China is arming its land forces with greater numbers of a new Type 15 lightweight mobile tank platform intended to operate in the high-altitude plateau areas of Western China. The Chinese People’s Liberation Army (PLA) Xinjiang Military Command has commissioned its first Type 15 tanks.
“Compared with the PLA’s Type 96 and Type 99 tanks, the Type 15 is of lighter weight, boasts better mobility in high altitude regions with low oxygen levels, and is more suitable for plateau combat, CCTV said,” a story in the Chinese government backed Global Times reports.
The Type 15, first revealed publicly by China during a military parade in 2019, has been in development for many years. The roughly thirty-five-ton armored vehicle is, at a cursory glance, comparable in many respects to the U.S. Army’s now-in-development Mobile Protected Firepower (MPF) vehicle.
The Chinese report adds that the Type 15 produces oxygen, uses new armor materials, has advanced weapons and fire control and is somewhat stealthy.
The Chinese Type 15 light tank, as described in a detailed assessment in Army Recognition magazine, fires a wide range of ammunition from a 105mm rifle gun with a “thermal sleeve and fume extractor” with a range of 3,000 meters [9,843 feet]. The rounds, the article explains, include Armor Piercing, High-Explosive Anti-Tank and High Explosive rounds, somewhat analogous to U.S. tanks and Army plans for the MPF. An essay in Armored Warfare says the Type 15 can launch guided-missiles with a tandem warhead out to a range of 5km [3.1 miles]. The gun, the report says, is fin-stabilized with a modern Fire Control System including a ballistic computer, laser rangefinder and thermal sights for the gunner. Should these metrics in the Armored Warfare essay be correct, they would indeed indicate that the new Chinese light tank may incorporate a series of advanced technologies intended to rival the now emerging U.S. MPF.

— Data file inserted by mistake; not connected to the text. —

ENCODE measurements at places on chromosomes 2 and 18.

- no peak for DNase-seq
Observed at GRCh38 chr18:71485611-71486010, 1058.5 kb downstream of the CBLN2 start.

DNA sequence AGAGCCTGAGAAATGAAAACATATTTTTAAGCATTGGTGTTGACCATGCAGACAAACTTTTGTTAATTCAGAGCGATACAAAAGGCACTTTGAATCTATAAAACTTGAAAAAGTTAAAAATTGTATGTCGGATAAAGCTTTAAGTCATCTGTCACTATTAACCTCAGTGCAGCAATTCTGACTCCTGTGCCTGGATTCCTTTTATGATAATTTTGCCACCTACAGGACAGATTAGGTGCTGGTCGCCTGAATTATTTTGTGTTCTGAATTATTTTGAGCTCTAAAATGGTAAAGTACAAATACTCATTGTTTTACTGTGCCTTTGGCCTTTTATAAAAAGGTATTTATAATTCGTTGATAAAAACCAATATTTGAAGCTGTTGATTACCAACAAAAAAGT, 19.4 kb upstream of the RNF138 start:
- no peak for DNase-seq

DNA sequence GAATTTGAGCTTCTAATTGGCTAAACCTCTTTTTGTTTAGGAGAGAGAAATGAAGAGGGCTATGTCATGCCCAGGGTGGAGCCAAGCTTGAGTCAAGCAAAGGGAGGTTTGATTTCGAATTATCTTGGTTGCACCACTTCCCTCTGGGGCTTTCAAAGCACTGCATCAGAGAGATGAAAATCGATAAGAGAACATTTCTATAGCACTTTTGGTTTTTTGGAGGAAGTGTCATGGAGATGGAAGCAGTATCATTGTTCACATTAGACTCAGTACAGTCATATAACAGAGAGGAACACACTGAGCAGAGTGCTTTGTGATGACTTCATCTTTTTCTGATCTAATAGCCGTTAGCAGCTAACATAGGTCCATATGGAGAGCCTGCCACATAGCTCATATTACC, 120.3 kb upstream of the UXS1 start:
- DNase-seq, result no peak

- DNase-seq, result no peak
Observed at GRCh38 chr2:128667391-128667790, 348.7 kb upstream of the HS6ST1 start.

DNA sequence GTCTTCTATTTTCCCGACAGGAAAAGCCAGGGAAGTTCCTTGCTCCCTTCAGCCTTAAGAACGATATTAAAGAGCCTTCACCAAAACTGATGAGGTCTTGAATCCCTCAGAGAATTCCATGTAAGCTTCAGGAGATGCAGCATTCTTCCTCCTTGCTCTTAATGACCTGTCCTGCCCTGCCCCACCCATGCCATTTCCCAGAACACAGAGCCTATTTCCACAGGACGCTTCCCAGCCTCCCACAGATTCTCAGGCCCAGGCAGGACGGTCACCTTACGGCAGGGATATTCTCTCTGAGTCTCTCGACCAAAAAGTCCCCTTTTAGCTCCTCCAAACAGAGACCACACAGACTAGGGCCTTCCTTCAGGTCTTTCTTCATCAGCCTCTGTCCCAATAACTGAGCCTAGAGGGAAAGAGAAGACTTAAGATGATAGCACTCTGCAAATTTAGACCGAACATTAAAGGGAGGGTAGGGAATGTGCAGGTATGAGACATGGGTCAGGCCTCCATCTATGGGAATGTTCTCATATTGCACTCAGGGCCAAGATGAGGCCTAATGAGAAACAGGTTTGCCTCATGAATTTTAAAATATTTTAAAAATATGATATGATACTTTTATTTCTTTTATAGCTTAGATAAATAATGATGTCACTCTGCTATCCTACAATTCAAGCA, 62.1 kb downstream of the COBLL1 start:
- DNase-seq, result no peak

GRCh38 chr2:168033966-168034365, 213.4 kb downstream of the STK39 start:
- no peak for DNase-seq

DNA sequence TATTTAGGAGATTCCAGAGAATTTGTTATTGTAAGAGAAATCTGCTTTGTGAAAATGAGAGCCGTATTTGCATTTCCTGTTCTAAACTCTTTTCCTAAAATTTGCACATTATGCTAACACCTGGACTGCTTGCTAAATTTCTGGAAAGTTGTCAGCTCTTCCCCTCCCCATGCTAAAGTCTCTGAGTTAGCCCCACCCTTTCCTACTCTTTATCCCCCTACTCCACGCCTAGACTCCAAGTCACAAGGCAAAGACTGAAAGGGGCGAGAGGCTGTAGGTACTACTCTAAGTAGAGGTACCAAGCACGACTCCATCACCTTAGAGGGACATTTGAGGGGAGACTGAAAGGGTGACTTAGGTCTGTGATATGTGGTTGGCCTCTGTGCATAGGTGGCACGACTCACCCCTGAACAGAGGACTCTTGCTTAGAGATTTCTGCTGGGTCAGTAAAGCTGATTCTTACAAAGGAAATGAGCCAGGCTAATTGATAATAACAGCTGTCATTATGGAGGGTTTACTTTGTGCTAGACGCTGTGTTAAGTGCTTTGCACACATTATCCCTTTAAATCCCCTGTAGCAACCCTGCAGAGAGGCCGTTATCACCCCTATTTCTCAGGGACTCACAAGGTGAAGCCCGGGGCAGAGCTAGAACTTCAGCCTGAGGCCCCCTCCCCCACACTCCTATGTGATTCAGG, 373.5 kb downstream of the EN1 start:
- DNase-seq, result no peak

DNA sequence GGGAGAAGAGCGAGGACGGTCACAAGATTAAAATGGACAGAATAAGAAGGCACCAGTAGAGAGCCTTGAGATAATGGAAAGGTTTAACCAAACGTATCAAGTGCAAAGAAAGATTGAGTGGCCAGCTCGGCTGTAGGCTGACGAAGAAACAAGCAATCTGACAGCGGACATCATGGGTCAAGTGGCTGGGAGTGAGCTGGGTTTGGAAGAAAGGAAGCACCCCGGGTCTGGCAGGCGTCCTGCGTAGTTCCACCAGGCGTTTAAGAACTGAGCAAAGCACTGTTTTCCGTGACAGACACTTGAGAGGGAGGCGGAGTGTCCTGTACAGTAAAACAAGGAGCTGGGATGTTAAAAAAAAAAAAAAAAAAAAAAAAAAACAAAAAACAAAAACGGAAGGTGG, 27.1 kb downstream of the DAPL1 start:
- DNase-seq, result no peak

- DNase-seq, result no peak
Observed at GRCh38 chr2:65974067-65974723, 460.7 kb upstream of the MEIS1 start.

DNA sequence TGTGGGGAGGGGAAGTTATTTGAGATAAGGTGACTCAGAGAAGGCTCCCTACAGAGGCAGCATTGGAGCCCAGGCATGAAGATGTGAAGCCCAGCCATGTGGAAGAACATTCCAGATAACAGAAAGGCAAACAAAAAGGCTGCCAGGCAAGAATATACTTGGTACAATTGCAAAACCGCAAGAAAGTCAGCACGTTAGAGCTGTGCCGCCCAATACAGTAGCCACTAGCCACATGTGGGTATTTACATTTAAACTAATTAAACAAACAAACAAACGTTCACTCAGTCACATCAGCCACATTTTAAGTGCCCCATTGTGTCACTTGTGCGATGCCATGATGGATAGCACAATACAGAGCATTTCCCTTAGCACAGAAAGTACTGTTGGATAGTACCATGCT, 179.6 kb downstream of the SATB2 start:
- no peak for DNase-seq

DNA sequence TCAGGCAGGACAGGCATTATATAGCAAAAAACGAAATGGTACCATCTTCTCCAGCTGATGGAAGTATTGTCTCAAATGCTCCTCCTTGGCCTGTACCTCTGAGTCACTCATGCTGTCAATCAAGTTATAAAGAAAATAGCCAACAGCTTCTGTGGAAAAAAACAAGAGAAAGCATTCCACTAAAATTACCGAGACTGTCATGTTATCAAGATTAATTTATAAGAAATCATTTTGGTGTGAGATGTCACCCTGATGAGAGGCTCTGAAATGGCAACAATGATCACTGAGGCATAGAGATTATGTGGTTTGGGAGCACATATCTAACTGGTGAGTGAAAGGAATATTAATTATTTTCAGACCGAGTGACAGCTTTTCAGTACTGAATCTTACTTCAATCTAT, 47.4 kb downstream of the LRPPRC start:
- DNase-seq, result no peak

Part of the rationale for the U.S. MPF is to engineer something that is expeditionary and able to move at higher speeds to keep up with convoys, tactical vehicles and advancing infantry, all while bringing additional firepower to dismounted operations. The Type 15 appears to represent a rather transparent effort to mirror this, even to the point wherein it has a shoot-on-the-move type of under armor remotely operated weapons station for targeting in transit, nearly identical in mission scope to the U.S. Army CROWS, or Common Remotely Operated Weapons System.
A 2020 assessment from GlobalFirepower estimates that the Chinese Army consists of roughly two million active-duty troops and 510,000 reserves, a number which is more than two-or-three times larger than the U.S. Army’s standing active force. The assessment also says the Chinese have 33,000 armored vehicles and 3,500 tanks.
Kris Osborn is the defense editor for the National Interest. Osborn previously served at the Pentagon as a Highly Qualified Expert with the Office of the Assistant Secretary of the Army—Acquisition, Logistics & Technology. Osborn has also worked as an anchor and on-air military specialist at national TV networks. He has appeared as a guest military expert on Fox News, MSNBC, The Military Channel, and The History Channel. He also has a Masters Degree in Comparative Literature from Columbia University.